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Restrictive Covenants

Advertisement in trade magazine, launching of website establish prima facie breach of non-solicit agreement

Jurisdiction: - British Columbia
Sector: - Insurance

In Hub International (Richmond Auto Mall) Ltd. v. Mendham, 2011 BCSC 1780, the BC Supreme Court found that a former employee's advertisement for his new marine insurance company in a trade magazine and the launching of his new company's website established a prima facie breach of the non-solicit agreement he had entered into with his former employer, Hub International.

Specifically, the court stated:  read more »

"Non-Compete Clauses: An International Guide"

Jurisdiction: - United States

Lus Laboris has published a guide entitled, "Non-Compete Clauses: An International Guide" (May 2010).

As set out on their website , the lus Laboris alliance is comprised of member law firms in 42 countries, with coverage in more than 100 countries. Its specialisms include: individual employment contracts; collective redundancies; discrimination; expatriation; restructuring; compensation, benefits and tax; pensions; collective bargaining; workplace policies and handbooks; litigation and dispute resolution; and corporate social responsibility.

The Lus Laboris website describes the guide as follows:  read more »

ONCA allows appeal, grants declaration that restrictive covenant is unreasonable and therefore unenforceable

Jurisdiction: - Ontario - United States
Sector: - Manufacturing

In Mason v. Chem-Trend Limited Partnership, 2011 ONCA 344, the Ontario Court of appeal overturned the application judge's decision and ruled that the following restrictive covenant was unreasonable and therefore unenforceable against a 17 year technical salesperson whose employment was terminated for just cause:

I agree that if my employment is terminated for any reason by me or by the Company, I will not, for a period of one year following the termination, directly or indirectly, for my own account or as an employee or agent of any business entity, engage in any business or activity in competition with the Company by providing services or products to, or soliciting business from, any business entity which was a customer of the Company during the period in which I was an employee of the Company, or take any action that will cause the termination of the business relationship between the Company and any customer, or solicit for employment any person employed by the Company.

Top Issues Facing BC Employers

Jurisdiction: - British Columbia

Vancouver based law firm Bull Housser Tupper has published its "Annual List of Top Issues Facing BC Employers" (December 30, 2010). In order, the five issues are:  read more »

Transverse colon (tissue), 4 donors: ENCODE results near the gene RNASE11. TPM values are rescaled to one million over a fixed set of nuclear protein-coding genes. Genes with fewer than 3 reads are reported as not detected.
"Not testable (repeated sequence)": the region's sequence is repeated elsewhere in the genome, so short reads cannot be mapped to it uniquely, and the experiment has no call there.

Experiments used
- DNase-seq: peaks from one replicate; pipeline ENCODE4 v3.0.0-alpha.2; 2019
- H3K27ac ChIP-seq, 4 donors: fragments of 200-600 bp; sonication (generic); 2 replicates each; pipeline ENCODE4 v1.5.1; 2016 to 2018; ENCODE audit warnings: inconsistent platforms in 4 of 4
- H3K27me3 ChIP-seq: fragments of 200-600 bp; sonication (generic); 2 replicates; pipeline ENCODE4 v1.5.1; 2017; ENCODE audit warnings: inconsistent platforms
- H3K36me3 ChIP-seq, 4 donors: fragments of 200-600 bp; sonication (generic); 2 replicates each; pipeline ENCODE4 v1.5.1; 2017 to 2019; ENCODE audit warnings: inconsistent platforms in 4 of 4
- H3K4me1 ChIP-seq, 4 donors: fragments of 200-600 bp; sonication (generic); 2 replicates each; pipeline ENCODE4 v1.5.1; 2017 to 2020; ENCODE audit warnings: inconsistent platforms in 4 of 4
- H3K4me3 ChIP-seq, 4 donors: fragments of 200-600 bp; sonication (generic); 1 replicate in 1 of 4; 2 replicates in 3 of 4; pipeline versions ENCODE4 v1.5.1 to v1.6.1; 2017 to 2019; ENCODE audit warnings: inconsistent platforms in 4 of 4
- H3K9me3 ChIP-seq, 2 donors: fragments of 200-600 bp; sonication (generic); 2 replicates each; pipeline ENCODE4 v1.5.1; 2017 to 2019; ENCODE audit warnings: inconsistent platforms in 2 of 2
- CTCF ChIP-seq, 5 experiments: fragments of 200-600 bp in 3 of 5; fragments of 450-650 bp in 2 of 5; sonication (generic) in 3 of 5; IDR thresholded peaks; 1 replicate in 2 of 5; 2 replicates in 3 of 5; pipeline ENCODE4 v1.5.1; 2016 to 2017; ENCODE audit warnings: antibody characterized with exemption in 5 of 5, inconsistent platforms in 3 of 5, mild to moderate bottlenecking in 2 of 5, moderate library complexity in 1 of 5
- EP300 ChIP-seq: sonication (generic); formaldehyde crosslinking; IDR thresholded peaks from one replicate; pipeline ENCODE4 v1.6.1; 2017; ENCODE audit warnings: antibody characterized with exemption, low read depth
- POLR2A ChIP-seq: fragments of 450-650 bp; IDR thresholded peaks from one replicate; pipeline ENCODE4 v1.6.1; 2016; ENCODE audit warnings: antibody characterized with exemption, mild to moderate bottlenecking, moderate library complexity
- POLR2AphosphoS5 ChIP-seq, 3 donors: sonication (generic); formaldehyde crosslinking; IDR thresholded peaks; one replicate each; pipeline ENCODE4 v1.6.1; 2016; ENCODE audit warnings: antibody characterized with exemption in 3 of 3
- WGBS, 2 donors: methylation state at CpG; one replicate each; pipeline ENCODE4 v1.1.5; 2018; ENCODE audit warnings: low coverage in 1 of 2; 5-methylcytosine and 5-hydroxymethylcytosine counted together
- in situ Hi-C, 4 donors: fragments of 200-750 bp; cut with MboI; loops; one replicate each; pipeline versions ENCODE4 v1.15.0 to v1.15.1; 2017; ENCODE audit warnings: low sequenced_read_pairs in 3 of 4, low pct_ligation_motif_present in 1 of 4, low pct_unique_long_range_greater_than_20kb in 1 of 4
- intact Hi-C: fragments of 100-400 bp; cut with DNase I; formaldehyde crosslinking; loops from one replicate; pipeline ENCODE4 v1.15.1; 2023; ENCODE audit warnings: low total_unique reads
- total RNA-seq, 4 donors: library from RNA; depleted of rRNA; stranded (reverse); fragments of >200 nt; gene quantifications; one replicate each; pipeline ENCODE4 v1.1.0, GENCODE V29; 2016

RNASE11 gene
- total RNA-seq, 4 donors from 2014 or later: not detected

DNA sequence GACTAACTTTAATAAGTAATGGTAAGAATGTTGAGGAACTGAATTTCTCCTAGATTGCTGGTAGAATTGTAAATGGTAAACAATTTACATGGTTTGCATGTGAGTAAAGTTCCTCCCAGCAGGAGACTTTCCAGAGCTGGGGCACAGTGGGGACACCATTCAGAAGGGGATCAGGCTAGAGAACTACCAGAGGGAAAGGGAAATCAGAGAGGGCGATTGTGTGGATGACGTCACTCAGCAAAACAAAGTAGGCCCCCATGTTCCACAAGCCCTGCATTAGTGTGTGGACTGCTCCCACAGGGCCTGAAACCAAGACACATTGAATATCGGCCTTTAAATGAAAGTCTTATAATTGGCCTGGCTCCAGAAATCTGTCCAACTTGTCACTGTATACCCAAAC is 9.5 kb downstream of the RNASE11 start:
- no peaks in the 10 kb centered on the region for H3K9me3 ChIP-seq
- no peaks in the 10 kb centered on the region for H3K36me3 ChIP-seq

Employee-shareholder dismissed for cause awarded damages for improper invocation of Shareholders' Agreement

Jurisdiction: - Ontario

In Link v. Venture Steel Inc. and Ruben Rivas, 2010 ONCA 144 the Ontario Court of Appeal upheld a decision in which a former Vice-President of Sales was awarded more than $4 million in damages, most of which related to company shares the employer had improperly purchased, pursuant to a Shareholders' Agreement, at the time it dismissed the employee for just cause.

The case also addressed the issue of how non-competition and non-solicitation provisions in a Shareholders Agreement will impact on a court's analysis of whether an employee's mitigation efforts were reasonable.

Lawyers at Fasken Martineau has prepared a summary of the case ("Beware the Perils of Firing Employee-Shareholders", June 22, 2010) that can be found here

Non-solicit provisions that restrict contact with potential clients/customers and former employees not reasonable

Jurisdiction: - British Columbia

In F & G Delivery Ltd. v. MacKenzie, 2010 BCSC 195, the court considered whether non-solicitation provisions that restricted a former employee from contacting the employer's "potential" clients or customers and "former" employees was reasonable and thus should be enforced by way of an interlocutory injunction.

Background

MacKenzie commenced his second stint of employment with F & G Delivery Ltd. ("F &
G") in 2003. F&G's business was delivering freight and equipment in BC, and a large portion of its work was comprised of crane servicing.

Non-Competition and Confidentiality Agreement

At the time he was re-hired by F&G, MacKenzie signed a Non-Competition and Confidentiality Agreement that included the following provisions:

F & G and the Employee agree that in consideration of F & G providing
employment to the Employee, the Employee shall not,  read more »